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New Atlantis James Ball , February 15th, 2019 10:25

Inspired by Francis Bacon, Phillip Sollmann emerges in his Efdemin guise for an album of haunting electronics that explores the duality of utopian thinking

The albums of contemplative techno released by Phillip Sollmann under his Efdemin moniker are cooly proficient yet warm in emotion. Favouring patient builds over cheap thrills, you're more likely to experience them with a fuzzy glow than a racing pulse. The art he creates under his own name - from sound art and experimental music to photography and videography - is also high in quality and muted in tone.

This duty to craft is laid bare on New Atlantis. Sollman's first overtly concept-driven project, it's modelled on Francis Bacon's uncompleted utopian novel of the same name. In a time where artists are frequently turning towards end time narratives, those who explore imagined worlds where things don't spiral into inevitable shit might be written off as naff or delusional. However, as Frederic Jameson noted, “Utopias have something to do with failure, and tell us more about our own limits and weaknesses than they do about perfect societies”. Accordingly, Efdemin might be onto something, the shimmering serenity of the project laden with creepy undertones and a gnawing sense that maybe things aren't too rosy after all.

Listening to the album, I'm reminded of the floating city of Columbia depicted in BioShock Infinite, a former beacon of American exceptionalism caged in a cult-like stupor. This comparison rings true on the opener 'Oh, Lovely Appearance Of Death', where American artist William T. Wiley recites Charles Wesley's bleary-eyed, eighteenth-century hymn 'A Funeral Hymn for a Believer' discordantly over holy drones and similarly angelic textures, hinting at stranger things to come. While the swirling swagger of 'Good Winds' remains light and remarkably nimble for a drum-led production, proceedings take a nosedive into the abyss on the lead single 'New Atlantis', a cumbersome 15-minute sojourn that applies several freaky flourishes, namely grating drones and the hum of a motor controlled guitar, over subdued hats and drums..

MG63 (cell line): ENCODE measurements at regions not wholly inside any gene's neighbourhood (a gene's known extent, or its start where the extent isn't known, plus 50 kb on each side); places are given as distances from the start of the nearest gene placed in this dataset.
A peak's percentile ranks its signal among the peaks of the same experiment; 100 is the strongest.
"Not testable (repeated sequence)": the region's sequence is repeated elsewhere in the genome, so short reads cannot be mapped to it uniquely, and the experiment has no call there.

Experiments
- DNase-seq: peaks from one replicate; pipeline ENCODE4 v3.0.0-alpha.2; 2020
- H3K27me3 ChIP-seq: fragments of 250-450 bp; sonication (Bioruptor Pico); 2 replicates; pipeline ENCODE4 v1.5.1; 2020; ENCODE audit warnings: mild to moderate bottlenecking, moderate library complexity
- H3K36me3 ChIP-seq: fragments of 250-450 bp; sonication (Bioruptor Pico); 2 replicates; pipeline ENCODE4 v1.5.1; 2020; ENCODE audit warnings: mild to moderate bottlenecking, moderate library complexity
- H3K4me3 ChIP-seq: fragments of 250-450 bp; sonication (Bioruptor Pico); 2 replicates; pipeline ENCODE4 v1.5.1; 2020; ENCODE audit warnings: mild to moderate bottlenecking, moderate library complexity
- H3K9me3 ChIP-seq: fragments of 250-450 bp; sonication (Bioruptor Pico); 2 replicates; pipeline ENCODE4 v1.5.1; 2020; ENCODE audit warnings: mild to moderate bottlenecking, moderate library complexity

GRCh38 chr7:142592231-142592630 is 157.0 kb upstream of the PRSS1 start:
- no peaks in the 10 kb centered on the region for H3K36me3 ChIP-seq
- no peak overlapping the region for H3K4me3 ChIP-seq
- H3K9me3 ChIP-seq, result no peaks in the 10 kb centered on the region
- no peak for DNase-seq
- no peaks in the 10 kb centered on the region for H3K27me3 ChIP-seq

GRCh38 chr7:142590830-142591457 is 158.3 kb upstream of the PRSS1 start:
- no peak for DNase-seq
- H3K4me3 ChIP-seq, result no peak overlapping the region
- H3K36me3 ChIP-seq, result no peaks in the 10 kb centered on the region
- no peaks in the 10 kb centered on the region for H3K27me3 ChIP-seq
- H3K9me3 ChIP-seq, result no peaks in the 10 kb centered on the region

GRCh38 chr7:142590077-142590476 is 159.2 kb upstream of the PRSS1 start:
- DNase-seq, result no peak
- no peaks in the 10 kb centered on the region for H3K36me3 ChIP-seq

The wary, time-worn decay of life runs to the core of Efdemin's sonic utopia, from the reedy hurdy-gurdy bleats on the title track to the dark, damp intimacy of 'At The Stranger's House' which appears warped and heavy despite clocking in at a jaunty 124 beats-per-minute. 'A Land Unknown' is haunted by minor key stabs and unsettling loops which seem to go on ad infinitum, hooking you into a grim, hypnotic state that unsettles and captivates in equal measures.

The fleeting and intense 'Temple' seethes with short, sharp shivers, balancing an alarming synthlead with flutes and yelps that mount in tension before reaching an abrupt conclusion. 'Black Sun' broods with Ostgut Ton bump before the pitch fader is brought all the way down and veers off into a sludgy, Murakami-esque alter-world filled with the arid, monochromatic textures of an Actress production. The project concludes with 'The Sound House', its echoey vocal samples and verdant instrumentation more suited for a campfire Kumbaya than a club night, a suitably odd yet assured ending to a mightily ambitious project that delivers more than it doesn't.

While concept albums are lumbered with a responsibility to represent that others aren't, Sollmann alleviates this symbolic weight with painstakingly clear purpose throughout, the lofty narrative brought to life by a collection of captivating soundscapes where visions of bliss are pockmarked by blotches of the quotidian. It rarely dips into the relentless optimism of utopian discourse but that makes this project all the more compelling; there's trouble in paradise but Efdemin's got it covered.